Obama’s Disingenuousness on Iran: An Update

My last post claimed vindication for my long-standing position that President Obama was being disingenuous when in the run-up to the Iranian nuclear negotiations he insisted he was prepared to use military force to prevent Tehran’s atomic ambitions.  In my view, the tough talk was a show intended more to restrain the prospect of Israeli military action rather than coerce Iranian behavior, especially in the key 2012-2013 period.

As I noted in a series of posts back then (see hereherehere and here), a chorus of distinguished Middle East experts had lined up on the other side of the argument.  Among them was Dennis Ross, who oversaw White House policy toward Tehran for a good part of Mr. Obama’s first term.  Three years back, he asserted that “I think there’s the stomach in this administration, and this president, that if diplomacy fails [to deter Iran from developing nuclear weapons] — to use force.”

Mr. Ross elaborates on this point in his just-published book, excerpts of which appear in Politico.  He reports that President Obama early in his administration directed the Pentagon to draw up plans for military action against Iran’s nuclear infrastructure and that measures were taken to strengthen the U.S. military presence in the Persian Gulf.

Yet the evidence Ross proffers cuts both ways, as when he acknowledges that the additional deployments of missile defenses and naval forces were motivated in part by a desire to be ready for Iranian retaliation in the event Israel undertook its own military action against Tehran, a contingency that much worried the Obama White House.  He notes too that the Israeli government regularly suspected that the Obama administration had gone wobbly on Iran.  In fact, by late 2013 Prime Minister Benjamin Netanyahu concluded (wrongly, Ross insists) that Mr. Obama had lost the personal will to keep up the military and economic pressure on Tehran.

Ross also outlines the sharp lack of consensus within the Obama administration over the ultimate aim of U.S. policy – that is, whether Washington should be prepared to back up its rhetoric with military force in the event Iran did develop nuclear weapons or acquiesce to this event and work to contain the regional military consequences.  As he puts it …

… there was debate over whether we should use force to prevent the Iranians from crossing the threshold if crippling economic sanctions, isolation and diplomatic pressure and negotiations failed to do so. [Defense Secretary Robert] Gates and Mike Mullen, the chairman of the Joint Chiefs, made it clear that we were in two wars in the region and that was quite enough. They were not soft on Iran, but they were not in favor of the use of force if all other means failed to stop the Iranian nuclear weapons pursuit.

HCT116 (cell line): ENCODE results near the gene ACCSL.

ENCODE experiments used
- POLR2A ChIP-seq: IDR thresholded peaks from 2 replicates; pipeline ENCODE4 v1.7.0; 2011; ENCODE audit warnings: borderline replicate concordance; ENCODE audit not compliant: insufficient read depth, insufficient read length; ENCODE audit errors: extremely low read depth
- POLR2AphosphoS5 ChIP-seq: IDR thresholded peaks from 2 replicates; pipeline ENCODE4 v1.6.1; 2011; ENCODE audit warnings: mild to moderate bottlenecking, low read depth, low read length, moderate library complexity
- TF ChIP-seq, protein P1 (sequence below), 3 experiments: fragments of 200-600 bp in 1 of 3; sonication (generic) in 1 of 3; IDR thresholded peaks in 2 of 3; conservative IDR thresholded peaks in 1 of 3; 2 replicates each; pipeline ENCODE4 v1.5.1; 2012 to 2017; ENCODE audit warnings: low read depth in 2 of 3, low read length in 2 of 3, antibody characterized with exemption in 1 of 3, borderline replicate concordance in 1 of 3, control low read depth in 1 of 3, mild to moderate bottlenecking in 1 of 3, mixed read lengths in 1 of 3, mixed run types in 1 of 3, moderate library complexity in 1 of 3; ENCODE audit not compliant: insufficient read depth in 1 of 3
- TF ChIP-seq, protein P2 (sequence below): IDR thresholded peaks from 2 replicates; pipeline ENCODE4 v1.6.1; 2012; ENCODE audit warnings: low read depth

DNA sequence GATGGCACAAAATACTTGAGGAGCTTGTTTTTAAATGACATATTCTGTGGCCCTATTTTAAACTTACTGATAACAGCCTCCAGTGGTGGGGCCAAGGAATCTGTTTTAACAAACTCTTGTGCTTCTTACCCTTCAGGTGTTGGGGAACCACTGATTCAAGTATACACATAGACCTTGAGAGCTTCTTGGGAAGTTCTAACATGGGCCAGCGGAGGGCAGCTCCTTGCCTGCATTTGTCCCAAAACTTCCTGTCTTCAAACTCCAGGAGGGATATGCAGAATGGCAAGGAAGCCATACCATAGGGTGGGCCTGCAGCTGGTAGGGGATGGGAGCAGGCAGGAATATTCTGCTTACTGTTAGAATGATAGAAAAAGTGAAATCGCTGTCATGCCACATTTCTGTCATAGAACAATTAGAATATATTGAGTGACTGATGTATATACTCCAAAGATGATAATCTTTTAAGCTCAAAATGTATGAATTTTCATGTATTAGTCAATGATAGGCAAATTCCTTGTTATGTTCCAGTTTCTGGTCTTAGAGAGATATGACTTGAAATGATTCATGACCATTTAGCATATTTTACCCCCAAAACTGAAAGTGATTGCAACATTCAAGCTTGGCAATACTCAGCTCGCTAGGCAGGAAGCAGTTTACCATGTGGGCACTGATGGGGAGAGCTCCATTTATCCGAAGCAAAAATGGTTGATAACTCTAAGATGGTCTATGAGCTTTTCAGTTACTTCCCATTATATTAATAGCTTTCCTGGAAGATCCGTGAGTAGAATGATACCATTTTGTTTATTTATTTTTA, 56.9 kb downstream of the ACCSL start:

(By the way, this debate found public expression in a May 2013 report on the challenges of containing a nuclear-armed Iran, which was put out by a Washington think tank with close ties to the Obama administration. It argued that a policy of containment “may eventually become the only path left.” Significantly, the report’s co-author was Colin H. Kahl, who had served as the Defense Department’s point person on the Middle East for much of the administration’s first term.  Noteworthy too is that Kahl rejoined the administration a year ago as Vice President Joe Biden’s national security advisor.)

Where Mr. Obama came down in this internal debate is unclear.  Ross contends he urged the president in early 2010 to jettison the vague statement that Iran nuclear proliferation was “unacceptable” in favor of a stiffer formulation along the lines that the U.S. was “determined to prevent” this outcome.  Obama finally accepted the more definitive language but only after thinking about it overnight.  It is striking though that even this formulation is not as robust as the bold redline the president drew in mid-2012 regarding Syrian chemical weapons use and then ultimately abandoned when his bluff was called.

Indeed, looking at the contours of Mr. Obama’s current policy on Syria – especially the conspicuous doubts about the efficacy of U.S. military power and the obvious desire for strategic retrenchment from the Greater Middle East – it remains difficult to pay any credence to Mr. Obama’s earlier words on Iran.

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